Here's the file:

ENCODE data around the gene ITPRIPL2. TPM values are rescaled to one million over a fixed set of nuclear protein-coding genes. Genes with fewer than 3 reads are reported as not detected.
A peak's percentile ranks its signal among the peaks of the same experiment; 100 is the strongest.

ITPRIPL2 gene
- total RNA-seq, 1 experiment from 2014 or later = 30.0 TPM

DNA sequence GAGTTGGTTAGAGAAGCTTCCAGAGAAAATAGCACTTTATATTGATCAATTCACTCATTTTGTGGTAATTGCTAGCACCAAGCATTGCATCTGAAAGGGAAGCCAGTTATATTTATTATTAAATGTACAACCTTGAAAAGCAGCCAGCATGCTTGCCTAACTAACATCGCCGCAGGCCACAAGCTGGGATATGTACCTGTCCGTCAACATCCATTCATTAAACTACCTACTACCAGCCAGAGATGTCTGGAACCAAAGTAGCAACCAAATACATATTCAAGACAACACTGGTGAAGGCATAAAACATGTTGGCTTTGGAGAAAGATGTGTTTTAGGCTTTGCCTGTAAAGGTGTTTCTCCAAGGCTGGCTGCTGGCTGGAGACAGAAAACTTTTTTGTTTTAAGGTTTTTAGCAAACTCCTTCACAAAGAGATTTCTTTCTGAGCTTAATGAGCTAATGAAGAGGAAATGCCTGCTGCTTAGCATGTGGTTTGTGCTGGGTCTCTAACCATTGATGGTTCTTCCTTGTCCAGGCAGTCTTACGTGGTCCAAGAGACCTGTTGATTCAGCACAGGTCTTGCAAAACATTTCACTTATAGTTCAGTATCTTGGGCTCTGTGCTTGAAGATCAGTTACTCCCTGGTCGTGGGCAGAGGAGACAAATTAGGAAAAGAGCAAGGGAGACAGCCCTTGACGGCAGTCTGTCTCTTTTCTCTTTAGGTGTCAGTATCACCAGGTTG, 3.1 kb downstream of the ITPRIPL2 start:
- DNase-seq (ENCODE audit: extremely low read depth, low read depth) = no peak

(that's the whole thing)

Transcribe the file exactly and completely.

ENCODE data around the gene ITPRIPL2. TPM values are rescaled to one million over a fixed set of nuclear protein-coding genes. Genes with fewer than 3 reads are reported as not detected.
A peak's percentile ranks its signal among the peaks of the same experiment; 100 is the strongest.

ITPRIPL2 gene
- total RNA-seq, 1 experiment from 2014 or later = 30.0 TPM

DNA sequence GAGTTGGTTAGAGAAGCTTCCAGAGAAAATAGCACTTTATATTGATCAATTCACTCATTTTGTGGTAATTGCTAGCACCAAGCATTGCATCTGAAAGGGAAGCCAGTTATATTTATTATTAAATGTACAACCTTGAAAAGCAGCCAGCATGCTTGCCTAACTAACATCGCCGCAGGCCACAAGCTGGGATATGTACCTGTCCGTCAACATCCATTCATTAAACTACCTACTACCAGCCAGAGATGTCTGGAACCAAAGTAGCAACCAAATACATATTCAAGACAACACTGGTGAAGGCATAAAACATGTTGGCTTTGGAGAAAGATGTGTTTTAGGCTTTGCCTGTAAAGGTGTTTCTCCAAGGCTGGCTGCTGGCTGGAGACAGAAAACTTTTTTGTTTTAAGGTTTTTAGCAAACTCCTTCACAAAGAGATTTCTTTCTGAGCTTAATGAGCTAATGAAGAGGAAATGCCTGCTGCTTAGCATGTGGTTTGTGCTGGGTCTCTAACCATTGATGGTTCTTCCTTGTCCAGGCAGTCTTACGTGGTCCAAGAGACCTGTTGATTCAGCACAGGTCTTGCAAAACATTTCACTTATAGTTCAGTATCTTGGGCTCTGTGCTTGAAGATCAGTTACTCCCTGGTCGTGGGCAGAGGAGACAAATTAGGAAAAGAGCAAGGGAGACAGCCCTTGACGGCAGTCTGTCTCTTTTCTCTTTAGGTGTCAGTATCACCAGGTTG, 3.1 kb downstream of the ITPRIPL2 start:
- DNase-seq (ENCODE audit: extremely low read depth, low read depth) = no peak